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Miranda v. Arizona

This Case In History

You have the right to remain silent. Anything you say may be used for or against you in a court of law. You have the right to an attorney now or at any time during questioning. If you cannot afford an attorney, one will be appointed to represent you, without cost, by the courts. [sample Miranda warning]

In the interest of space, only the opinions of the supreme courts of Arizona and California, which reached different results, and only the briefs in Miranda v. Arizona, are presented.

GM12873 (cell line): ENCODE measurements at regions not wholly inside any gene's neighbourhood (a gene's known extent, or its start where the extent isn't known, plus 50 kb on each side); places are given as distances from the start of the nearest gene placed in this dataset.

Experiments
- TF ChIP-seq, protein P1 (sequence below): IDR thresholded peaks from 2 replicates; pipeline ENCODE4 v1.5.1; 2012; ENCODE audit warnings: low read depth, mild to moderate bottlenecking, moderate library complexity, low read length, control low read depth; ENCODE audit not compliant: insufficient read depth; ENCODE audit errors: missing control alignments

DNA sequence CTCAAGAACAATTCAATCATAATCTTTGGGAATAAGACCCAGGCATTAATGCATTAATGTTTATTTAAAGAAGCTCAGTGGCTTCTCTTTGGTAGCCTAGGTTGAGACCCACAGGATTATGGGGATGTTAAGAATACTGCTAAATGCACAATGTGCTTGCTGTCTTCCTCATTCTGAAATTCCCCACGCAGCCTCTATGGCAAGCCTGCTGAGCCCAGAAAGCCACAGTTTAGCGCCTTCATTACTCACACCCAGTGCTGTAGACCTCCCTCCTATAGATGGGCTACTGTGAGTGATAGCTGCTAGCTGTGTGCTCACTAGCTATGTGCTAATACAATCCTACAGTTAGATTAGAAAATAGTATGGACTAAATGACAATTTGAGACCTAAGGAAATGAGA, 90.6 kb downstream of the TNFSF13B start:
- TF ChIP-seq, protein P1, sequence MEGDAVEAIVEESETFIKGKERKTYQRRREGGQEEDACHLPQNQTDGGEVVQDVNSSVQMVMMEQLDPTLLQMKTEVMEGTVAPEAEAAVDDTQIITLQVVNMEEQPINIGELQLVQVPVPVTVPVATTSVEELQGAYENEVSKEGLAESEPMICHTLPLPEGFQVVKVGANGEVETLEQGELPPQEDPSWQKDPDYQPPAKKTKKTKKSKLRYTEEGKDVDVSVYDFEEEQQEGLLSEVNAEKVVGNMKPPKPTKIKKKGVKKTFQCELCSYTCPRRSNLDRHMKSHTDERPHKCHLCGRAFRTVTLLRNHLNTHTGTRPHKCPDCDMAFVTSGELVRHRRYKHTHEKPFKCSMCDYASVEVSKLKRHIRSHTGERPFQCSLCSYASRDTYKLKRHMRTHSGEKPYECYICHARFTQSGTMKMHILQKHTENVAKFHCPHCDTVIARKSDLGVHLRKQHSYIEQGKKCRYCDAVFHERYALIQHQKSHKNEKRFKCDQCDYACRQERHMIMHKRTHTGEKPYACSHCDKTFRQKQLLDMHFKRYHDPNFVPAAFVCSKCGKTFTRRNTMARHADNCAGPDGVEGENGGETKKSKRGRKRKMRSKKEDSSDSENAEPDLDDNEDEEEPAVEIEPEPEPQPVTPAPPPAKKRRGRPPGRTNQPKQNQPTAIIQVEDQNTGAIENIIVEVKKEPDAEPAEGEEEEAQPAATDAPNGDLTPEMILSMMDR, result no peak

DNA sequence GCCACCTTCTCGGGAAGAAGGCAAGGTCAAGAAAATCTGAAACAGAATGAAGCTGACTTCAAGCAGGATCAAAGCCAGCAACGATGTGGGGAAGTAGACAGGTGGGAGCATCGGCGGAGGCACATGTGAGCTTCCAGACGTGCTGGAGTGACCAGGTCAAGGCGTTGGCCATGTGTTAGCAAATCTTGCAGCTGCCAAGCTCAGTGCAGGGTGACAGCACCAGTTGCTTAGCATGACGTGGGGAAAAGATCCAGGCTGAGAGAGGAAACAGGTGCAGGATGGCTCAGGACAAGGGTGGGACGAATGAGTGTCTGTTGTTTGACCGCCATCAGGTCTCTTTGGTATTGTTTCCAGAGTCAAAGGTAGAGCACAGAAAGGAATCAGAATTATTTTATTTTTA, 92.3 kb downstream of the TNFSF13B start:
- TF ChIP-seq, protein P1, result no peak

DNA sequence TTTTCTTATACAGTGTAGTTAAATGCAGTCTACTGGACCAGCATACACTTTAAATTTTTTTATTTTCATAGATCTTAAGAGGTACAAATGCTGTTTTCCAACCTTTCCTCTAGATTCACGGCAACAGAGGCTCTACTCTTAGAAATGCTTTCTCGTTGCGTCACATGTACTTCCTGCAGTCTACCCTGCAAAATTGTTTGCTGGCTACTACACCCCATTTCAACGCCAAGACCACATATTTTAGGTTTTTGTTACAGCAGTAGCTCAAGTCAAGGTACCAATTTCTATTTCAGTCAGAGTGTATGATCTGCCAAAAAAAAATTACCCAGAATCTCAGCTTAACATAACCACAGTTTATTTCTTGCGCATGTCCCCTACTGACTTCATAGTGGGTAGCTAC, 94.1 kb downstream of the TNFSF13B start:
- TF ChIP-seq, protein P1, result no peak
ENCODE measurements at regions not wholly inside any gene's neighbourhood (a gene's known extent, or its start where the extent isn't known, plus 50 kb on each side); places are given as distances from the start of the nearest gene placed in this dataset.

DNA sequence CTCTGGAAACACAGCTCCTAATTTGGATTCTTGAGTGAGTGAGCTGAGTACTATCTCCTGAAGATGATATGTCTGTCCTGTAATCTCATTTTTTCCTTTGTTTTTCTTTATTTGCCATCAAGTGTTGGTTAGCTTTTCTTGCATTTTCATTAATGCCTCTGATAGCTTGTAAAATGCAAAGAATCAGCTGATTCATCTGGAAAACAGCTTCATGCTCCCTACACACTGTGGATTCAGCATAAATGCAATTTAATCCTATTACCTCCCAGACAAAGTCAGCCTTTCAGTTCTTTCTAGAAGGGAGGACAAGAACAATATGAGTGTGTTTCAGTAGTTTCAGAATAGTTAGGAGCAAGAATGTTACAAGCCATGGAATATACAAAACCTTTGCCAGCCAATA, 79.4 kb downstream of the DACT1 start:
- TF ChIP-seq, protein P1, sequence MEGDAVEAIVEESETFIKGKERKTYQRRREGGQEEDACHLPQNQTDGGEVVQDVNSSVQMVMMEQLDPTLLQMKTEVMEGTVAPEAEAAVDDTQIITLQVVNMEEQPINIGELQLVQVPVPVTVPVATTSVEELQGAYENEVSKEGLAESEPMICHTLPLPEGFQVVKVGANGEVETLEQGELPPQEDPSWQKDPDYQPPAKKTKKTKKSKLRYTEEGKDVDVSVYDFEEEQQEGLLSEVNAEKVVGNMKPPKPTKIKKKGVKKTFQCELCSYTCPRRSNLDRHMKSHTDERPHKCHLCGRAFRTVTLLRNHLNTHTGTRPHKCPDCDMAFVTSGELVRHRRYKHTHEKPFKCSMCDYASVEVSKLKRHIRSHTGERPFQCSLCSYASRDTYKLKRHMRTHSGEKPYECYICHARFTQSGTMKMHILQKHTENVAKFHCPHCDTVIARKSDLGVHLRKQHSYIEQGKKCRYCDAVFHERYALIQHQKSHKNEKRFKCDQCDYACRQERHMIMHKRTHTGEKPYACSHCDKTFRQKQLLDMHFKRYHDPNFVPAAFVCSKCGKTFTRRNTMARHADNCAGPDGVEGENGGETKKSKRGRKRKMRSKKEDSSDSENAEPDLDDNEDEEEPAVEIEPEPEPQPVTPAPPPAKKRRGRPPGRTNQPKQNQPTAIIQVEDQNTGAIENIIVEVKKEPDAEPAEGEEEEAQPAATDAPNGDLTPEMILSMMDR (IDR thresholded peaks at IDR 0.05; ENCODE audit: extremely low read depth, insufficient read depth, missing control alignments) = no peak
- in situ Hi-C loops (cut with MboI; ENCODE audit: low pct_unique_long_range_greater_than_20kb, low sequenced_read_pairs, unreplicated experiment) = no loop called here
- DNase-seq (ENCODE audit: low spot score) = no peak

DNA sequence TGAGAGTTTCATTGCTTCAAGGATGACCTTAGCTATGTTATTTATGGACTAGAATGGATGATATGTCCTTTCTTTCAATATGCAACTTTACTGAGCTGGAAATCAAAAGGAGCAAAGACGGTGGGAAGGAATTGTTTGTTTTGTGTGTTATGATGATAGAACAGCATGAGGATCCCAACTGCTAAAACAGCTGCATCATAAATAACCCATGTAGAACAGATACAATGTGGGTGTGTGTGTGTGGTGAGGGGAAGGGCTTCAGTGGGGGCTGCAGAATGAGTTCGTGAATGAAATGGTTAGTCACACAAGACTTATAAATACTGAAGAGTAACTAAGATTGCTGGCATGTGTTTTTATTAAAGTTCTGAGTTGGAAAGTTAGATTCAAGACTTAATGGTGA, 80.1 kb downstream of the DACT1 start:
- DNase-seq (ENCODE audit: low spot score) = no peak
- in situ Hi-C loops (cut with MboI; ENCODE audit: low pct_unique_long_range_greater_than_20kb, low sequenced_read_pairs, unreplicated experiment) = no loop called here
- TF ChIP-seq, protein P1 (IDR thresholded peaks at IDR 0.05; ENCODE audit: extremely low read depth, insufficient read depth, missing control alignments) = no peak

Law enforcement officers in movies, TV shows, and real life all utter some version of the Miranda warnings prior to interrogating a criminal suspect. In Miranda versus Arizona, the Supreme Court attempted to clarify a criminal suspect's privilege against self-incrimination under the Fifth Amendment, and right to counsel under the Sixth Amendment, during interrogation. Miranda, which was actually a review of four similar cases at once, was the Court's attempt to balance the rights of a person accused of a crime with the rights of society to prosecute those who commit criminal acts. Since it was handed down in 1966, the Miranda case has been the subject of continuing analysis and debate, yet its requirements, for the most part, have withstood the test of time.

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